Brief Introduction About Owner Finance Contract
Owner Finance Contract or seller finance contract is an agreement between a prospective home buyer and the seller. Through this arrangement, the homebuyer borrows money from the seller itself. He does not have to take out a mortgage with the commercial lenders. The seller may provide a part of or the entire sale price of the property as a loan after deducting any advance paid by the home buyer.
Under the contract, the buyer and the seller decide the interest rates, payment schedule, and all other details about the loan. The buyer gives the seller a promissory note stating is an agreement with the negotiated terms. The promissory note is then entered into the public accounts to register the deal to protect the parties.
Purpose of Owner Finance Contract
This contract eliminates the interference of a bank or any third-party lending institution for securing the loan by the borrower. It makes the borrower and the lender the only parties to the entire transaction. Since the interest rates are negotiable, it allows the parties to have a more flexible financial transaction. It also reduces the trouble for the borrower of signing multiple documents stating the consequences of default. It is a much more convenient way for both parties to complete the transaction.
Contents of an Owner Finance Contract
A typical owner finance contract form will have the following key terms:
- Names of the parties
- Date of the agreement
- Description of the property being sold- its location and purchase price
- Creation of loan/mortgage
- Interest on loan, if any
- Amount of downpayment
- Payment schedule
- Obligations of the buyer
- Obligations of the seller
- Events of default
- Right to evict and foreclose
- Notice requirements
- Dispute settlement
- Governing law
- Signature of the parties
How to Draft an Owner Finance Contract?
All the provisions of this contract must comply with the Secure and Fair Enforcement for Mortgage Licensing Act, 2010(1), and the Dodd-Frank Act(2), 2011. When drafting the terms, the following points should be considered:
- All the details of the loan must be clearly explained. These include the sale price agreed on by the parties, how much the seller will finance, the amount (including the downpayment) the buyer will pay, and the interest rate.
- The payment schedule should be understood by both parties. This clause should include, apart from the loan amount, interest, taxes, and any other applicable monthly fee.
- Define the obligations of each party in two separate clauses- one dealing with the buyer and the other with the seller. All the obligations must be clarified so that there is no misconception between the parties. For example, spell out if the buyer is responsible for maintaining the property or if the seller is required to pay the homeowner’s association fees.
- State the events that will lead to a violation of the contract. Also, mention the consequences that will follow. This is important to protect the seller against the non-payment of a loan by the buyer.
- The agreement should contain a clause that gives the seller the right to evict and foreclose if the buyer refuses to repay the loan. Eviction and foreclosure regulations are different in each state. Thus, this term must comply with the law of the state where the property is situated.
- The ‘governing law’ clause must mention the state whose courts will have jurisdiction over disputes arising under this agreement.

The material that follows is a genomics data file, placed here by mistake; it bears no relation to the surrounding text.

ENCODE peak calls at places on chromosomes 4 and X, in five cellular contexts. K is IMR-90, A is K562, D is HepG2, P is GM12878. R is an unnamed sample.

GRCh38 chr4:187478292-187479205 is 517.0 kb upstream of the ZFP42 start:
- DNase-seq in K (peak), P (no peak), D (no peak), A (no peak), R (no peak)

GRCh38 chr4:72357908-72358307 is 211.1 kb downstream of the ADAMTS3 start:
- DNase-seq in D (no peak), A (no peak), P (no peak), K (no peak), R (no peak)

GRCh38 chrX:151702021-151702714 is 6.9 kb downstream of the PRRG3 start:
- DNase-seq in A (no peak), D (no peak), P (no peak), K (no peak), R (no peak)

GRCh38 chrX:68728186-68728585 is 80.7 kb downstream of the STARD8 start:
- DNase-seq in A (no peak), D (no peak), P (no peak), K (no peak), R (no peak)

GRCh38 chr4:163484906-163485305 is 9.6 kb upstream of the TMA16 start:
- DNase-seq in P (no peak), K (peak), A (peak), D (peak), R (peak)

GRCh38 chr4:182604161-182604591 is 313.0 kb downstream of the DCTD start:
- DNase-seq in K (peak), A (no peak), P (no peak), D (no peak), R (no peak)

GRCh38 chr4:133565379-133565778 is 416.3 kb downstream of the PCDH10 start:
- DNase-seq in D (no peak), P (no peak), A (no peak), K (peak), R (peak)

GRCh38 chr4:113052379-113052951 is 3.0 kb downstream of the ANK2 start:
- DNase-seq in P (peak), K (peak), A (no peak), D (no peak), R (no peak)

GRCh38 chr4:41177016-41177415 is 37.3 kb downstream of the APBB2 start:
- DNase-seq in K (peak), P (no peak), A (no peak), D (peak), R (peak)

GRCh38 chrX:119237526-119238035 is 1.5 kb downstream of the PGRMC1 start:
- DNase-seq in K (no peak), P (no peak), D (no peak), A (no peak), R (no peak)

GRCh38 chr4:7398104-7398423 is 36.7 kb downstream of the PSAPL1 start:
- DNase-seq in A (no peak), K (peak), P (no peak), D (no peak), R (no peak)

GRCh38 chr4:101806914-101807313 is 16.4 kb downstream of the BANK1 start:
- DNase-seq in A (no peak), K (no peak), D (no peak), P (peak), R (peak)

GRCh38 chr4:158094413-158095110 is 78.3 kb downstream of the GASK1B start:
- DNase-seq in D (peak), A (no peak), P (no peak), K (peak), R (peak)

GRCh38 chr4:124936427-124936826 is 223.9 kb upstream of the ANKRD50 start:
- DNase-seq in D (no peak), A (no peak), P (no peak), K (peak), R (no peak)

Since the contract involves only the buyer and the seller, it is vital for both parties to forge a healthy relationship between them before negotiating the deal.
For the buyer: The buyer should negotiate the price of the property and the interest paid on loan. He should consider the location of the property and the prevalent interest rate in the market. If he feels that the seller is providing better interest rates and greater convenience, then he should go ahead with the contract. To get an idea of what terms the seller can negotiate for, he can refer to a free owner finance contract template.
For the Seller: The seller should be careful about the credit rating of the buyer. His discussions on the one-time lump sum payment and the interest rate should be based on the buyer’s credit ratings. He may take into account the interest rates prevalent in the market or set his own rate. For better understanding, he can look at a sample owner finance contract.
Benefits and Drawbacks of an Owner Finance Contract
- It allows the buyer to secure a loan without going to a bank or other financial institution.
- The buyer can secure a loan and buy a property even if he does not have a good credit rating.
- The seller can sell the property while still keeping the title in his name until the entire payment has been made by the buyer.
- It is convenient, cost-effective, and less time-consuming for both parties.
- Since the parties can freely negotiate the interest rates, they are generally set higher by the seller than the market rates.
- In case of a default, the seller may seek legal remedies which can take up a lot of time and is expensive.
What Happens If It Is Violated?
If any term of the contract is violated, then the parties can proceed, as mentioned in the agreement. It generally carries a dispute resolution clause that states where a claim can be filed and what remedies are available to the affected party. These remedies may include specific performance, injunction, eviction, or termination of the contract.
This contract is an important financial document. It must comply with applicable federal and state laws. While parties can negotiate the terms according to their convenience and refer to an owner finance contract template, the document must be reviewed by a lawyer to ensure that it is legally valid.